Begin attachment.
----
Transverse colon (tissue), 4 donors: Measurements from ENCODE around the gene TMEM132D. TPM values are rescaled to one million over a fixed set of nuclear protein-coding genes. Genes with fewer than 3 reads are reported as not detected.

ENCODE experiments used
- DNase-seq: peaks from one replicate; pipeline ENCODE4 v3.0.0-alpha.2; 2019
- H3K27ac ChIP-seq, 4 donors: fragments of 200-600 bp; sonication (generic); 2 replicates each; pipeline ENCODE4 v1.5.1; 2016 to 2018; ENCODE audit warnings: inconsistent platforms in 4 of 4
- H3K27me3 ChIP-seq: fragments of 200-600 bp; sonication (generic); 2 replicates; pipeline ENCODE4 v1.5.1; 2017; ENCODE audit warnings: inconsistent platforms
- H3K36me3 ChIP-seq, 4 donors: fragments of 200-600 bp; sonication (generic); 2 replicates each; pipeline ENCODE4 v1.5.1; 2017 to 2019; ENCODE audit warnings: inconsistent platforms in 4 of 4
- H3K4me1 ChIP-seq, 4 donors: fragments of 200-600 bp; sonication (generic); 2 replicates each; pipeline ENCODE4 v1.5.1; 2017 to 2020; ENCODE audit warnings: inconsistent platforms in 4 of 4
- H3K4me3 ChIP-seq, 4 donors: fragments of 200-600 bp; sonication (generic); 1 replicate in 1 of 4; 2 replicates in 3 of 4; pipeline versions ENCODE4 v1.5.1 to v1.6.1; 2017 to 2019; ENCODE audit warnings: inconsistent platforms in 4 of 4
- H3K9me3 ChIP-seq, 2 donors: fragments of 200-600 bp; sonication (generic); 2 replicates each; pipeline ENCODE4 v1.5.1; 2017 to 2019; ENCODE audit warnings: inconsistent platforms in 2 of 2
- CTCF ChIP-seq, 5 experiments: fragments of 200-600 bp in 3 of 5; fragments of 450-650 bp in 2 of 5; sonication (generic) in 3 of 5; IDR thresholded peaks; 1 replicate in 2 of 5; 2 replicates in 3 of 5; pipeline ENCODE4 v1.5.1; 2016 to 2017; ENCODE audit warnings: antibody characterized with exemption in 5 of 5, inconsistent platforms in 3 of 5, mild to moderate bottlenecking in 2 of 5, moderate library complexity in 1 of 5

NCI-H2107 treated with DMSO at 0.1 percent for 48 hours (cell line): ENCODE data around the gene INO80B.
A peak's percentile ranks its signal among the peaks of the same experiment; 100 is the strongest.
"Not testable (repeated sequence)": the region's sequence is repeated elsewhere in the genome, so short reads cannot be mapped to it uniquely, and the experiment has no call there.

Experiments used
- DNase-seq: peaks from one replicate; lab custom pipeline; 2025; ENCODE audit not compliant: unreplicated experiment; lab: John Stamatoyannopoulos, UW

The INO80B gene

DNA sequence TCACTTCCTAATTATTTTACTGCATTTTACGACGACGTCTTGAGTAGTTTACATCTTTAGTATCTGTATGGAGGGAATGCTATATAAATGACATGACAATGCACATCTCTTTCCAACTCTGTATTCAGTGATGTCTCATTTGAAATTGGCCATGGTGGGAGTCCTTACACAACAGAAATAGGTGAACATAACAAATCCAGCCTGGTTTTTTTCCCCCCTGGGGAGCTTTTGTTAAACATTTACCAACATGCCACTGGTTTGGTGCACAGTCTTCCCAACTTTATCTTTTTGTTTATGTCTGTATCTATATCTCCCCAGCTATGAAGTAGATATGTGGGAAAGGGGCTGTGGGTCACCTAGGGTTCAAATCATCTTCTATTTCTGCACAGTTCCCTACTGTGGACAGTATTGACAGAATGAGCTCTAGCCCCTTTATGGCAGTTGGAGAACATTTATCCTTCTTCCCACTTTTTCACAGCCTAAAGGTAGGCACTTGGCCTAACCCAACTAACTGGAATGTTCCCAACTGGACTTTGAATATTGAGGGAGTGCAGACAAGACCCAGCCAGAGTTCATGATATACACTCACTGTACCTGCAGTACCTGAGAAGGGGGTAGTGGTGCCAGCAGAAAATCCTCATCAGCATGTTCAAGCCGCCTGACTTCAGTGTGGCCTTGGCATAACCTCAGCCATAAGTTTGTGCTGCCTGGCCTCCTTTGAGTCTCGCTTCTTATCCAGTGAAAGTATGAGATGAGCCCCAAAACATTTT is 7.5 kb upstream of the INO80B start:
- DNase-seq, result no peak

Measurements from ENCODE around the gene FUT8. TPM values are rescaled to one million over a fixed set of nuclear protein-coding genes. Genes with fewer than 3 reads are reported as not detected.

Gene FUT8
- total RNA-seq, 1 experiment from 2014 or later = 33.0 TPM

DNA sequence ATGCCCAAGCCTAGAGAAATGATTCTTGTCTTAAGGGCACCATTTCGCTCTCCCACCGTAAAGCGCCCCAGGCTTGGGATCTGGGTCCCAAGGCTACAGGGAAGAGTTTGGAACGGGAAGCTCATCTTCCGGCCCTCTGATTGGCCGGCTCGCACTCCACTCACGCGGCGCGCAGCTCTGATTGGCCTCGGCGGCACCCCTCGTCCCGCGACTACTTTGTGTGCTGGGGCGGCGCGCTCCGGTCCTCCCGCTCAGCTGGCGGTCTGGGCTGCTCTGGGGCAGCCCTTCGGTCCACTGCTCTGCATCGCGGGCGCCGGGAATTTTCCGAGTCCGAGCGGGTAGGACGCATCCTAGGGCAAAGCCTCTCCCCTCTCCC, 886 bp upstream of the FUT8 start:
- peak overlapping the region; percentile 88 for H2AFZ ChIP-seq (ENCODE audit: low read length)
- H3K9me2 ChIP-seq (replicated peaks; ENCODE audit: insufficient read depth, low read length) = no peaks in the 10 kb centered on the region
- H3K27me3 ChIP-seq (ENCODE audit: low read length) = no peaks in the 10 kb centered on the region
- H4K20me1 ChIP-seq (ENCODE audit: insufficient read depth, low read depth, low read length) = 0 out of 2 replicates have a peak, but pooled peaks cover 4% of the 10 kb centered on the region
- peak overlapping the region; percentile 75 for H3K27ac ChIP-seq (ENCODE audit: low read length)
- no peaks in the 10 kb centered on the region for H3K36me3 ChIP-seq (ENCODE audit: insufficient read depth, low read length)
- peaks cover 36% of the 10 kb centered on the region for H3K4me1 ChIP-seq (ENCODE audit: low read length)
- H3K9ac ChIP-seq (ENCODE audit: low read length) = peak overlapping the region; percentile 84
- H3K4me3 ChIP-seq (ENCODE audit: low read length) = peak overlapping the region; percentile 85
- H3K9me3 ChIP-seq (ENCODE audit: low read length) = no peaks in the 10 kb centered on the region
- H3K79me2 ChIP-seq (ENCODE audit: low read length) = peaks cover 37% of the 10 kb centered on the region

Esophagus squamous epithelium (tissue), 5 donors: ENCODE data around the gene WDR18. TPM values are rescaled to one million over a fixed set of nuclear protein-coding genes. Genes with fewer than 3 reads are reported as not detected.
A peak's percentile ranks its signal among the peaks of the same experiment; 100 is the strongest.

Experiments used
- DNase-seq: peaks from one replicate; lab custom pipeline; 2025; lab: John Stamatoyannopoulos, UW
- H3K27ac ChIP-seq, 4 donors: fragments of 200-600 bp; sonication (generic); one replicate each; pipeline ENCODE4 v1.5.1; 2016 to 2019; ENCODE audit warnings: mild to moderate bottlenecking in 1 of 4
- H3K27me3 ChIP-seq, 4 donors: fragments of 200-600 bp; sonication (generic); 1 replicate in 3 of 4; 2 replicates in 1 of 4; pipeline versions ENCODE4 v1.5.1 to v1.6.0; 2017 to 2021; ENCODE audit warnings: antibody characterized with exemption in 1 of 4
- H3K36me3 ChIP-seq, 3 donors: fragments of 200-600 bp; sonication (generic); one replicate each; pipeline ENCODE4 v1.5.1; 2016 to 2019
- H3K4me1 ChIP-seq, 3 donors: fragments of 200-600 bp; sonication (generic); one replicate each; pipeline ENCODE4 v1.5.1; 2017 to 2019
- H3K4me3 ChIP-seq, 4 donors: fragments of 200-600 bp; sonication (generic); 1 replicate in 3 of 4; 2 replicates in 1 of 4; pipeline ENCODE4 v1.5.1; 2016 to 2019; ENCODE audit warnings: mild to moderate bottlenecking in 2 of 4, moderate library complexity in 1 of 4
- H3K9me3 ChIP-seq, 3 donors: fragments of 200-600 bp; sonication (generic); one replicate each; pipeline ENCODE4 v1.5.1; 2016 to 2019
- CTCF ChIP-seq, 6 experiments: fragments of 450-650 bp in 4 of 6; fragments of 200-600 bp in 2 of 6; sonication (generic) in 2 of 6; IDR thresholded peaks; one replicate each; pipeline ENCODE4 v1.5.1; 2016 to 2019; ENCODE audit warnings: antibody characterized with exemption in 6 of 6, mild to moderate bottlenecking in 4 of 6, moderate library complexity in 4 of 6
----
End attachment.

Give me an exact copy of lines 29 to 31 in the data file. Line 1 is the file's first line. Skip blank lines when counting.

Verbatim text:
- peaks cover 36% of the 10 kb centered on the region for H3K4me1 ChIP-seq (ENCODE audit: low read length)
- H3K9ac ChIP-seq (ENCODE audit: low read length) = peak overlapping the region; percentile 84
- H3K4me3 ChIP-seq (ENCODE audit: low read length) = peak overlapping the region; percentile 85